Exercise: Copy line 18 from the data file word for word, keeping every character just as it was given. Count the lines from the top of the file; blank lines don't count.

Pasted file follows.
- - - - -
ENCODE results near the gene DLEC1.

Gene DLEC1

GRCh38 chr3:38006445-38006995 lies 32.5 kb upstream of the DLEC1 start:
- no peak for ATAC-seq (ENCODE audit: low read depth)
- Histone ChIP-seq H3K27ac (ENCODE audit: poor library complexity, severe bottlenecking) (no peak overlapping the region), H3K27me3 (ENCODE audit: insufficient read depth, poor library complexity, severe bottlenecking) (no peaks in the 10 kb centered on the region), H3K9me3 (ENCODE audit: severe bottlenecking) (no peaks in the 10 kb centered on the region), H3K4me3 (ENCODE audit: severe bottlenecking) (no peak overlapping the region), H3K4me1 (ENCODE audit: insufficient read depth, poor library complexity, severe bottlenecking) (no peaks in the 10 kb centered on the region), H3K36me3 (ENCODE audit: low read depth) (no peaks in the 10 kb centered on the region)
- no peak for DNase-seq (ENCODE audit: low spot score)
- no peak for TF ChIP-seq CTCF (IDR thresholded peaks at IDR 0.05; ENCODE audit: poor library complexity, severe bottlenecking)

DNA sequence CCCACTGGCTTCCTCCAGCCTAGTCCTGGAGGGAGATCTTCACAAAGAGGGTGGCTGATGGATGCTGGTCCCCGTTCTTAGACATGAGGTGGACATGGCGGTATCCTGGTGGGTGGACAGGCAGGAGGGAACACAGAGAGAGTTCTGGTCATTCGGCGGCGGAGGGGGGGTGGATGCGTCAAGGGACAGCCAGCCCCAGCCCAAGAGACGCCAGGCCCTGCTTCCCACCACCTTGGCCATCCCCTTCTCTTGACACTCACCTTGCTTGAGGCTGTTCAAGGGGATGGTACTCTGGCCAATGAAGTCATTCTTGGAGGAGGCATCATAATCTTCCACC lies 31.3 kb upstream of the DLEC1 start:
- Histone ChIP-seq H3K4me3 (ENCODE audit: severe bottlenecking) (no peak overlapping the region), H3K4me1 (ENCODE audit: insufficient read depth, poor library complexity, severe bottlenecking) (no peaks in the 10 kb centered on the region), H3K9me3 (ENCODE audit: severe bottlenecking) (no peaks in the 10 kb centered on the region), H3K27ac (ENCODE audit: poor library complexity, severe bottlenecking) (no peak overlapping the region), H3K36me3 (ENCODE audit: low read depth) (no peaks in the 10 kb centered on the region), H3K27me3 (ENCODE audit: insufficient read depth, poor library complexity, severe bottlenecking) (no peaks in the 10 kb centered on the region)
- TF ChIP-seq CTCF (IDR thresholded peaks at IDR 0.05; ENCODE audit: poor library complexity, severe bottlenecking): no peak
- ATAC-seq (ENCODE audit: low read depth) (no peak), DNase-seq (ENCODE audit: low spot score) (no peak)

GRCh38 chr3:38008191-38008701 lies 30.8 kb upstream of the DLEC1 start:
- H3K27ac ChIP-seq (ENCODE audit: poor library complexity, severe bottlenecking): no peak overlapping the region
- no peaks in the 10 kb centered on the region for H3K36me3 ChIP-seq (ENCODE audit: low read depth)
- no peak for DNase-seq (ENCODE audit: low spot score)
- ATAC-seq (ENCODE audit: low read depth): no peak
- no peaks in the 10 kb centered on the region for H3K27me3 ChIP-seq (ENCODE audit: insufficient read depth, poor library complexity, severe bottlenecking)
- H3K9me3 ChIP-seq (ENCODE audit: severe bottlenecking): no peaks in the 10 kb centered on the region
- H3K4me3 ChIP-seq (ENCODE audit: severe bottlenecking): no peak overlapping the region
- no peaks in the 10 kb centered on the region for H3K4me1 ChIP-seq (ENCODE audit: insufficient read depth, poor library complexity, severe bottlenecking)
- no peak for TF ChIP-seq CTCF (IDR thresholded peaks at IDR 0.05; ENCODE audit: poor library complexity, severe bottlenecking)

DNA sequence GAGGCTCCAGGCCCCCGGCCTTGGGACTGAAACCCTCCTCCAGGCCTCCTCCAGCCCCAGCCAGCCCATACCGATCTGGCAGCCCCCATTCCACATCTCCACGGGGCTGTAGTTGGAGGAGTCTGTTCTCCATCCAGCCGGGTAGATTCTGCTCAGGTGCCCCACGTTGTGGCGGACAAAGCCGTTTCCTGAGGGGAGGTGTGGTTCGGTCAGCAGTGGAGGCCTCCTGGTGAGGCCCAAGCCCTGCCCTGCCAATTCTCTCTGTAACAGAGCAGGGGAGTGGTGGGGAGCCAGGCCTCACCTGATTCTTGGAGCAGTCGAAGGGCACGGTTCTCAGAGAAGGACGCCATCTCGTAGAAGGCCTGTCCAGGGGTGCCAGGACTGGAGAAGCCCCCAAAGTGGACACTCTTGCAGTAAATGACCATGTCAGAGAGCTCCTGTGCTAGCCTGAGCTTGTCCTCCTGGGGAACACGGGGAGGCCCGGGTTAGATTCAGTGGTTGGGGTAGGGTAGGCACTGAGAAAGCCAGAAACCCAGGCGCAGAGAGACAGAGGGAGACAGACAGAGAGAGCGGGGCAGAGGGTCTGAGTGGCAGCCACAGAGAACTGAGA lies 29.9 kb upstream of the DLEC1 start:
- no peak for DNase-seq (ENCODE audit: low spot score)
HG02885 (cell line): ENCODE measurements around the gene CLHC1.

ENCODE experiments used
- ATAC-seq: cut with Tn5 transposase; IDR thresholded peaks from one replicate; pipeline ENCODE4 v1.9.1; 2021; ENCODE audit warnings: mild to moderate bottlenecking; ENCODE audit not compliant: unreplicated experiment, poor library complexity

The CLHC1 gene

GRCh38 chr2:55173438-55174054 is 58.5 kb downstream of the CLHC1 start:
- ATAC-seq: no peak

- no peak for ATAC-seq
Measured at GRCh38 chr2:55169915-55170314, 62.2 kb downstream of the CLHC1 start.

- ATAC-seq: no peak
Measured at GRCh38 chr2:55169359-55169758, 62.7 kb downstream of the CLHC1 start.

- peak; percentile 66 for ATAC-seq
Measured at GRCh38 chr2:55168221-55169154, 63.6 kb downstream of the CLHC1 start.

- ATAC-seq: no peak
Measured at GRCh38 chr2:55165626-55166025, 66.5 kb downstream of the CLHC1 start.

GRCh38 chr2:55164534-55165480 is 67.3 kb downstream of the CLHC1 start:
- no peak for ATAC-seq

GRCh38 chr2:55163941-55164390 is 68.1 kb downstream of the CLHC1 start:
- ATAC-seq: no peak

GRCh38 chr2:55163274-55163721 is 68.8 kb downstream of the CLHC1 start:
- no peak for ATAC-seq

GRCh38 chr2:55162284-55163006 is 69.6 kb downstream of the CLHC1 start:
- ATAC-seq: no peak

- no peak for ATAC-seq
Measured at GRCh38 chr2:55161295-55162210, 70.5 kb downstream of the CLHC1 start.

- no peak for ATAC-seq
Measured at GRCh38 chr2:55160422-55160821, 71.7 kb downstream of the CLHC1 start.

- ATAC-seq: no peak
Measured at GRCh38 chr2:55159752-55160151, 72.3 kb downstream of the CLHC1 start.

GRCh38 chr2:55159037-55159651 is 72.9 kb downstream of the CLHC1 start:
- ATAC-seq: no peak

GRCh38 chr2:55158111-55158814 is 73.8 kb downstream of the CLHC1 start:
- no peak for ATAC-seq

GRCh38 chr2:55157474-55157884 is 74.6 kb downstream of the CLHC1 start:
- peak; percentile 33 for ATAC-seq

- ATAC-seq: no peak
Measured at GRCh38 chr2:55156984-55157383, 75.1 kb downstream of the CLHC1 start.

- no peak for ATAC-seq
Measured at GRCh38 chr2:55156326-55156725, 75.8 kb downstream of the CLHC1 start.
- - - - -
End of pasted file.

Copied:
- H3K9me3 ChIP-seq (ENCODE audit: severe bottlenecking): no peaks in the 10 kb centered on the region